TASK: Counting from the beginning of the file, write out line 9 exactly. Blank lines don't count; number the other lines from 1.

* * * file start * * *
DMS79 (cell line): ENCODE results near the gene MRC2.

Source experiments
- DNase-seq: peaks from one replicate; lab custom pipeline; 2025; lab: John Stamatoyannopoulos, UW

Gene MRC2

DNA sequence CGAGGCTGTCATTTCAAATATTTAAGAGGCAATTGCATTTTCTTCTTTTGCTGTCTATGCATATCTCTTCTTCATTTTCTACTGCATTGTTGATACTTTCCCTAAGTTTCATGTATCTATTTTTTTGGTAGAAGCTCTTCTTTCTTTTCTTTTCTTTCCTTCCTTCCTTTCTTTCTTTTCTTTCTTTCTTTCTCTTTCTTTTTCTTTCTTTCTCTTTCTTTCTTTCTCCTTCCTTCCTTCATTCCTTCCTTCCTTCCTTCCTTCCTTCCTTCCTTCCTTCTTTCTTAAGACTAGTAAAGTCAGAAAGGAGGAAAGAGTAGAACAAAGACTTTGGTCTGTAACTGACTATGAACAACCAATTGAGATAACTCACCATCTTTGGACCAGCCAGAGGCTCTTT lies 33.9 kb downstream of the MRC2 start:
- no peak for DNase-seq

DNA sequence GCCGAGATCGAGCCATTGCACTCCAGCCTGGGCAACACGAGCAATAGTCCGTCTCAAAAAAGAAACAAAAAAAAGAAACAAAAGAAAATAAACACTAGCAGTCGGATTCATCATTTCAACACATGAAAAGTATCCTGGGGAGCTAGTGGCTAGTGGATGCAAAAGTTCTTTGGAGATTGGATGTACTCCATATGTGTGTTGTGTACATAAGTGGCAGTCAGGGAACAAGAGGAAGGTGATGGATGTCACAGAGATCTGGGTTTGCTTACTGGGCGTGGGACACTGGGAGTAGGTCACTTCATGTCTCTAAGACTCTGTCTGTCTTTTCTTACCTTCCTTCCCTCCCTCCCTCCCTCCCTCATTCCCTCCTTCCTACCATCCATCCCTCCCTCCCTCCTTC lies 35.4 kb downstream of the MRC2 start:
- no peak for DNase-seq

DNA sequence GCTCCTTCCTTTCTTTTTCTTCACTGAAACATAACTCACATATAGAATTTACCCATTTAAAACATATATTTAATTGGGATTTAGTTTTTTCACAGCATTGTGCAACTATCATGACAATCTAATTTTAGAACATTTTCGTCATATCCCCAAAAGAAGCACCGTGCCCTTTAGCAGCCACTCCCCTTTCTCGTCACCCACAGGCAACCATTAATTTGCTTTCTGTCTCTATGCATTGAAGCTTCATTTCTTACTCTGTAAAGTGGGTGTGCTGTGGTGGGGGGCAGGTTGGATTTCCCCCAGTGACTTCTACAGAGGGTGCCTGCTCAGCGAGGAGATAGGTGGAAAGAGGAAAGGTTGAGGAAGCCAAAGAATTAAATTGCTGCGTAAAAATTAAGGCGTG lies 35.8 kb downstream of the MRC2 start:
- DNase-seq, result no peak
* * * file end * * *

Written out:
DNA sequence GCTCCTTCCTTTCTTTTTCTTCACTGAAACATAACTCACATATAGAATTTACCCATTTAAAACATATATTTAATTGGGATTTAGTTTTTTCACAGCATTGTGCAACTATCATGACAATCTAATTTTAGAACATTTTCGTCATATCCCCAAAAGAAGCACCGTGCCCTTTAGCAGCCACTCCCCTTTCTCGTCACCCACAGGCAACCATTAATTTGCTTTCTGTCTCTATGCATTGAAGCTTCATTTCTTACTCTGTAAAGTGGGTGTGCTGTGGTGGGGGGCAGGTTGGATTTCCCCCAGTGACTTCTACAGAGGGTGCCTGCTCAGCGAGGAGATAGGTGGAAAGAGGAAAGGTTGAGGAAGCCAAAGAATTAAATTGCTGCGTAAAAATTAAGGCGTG lies 35.8 kb downstream of the MRC2 start: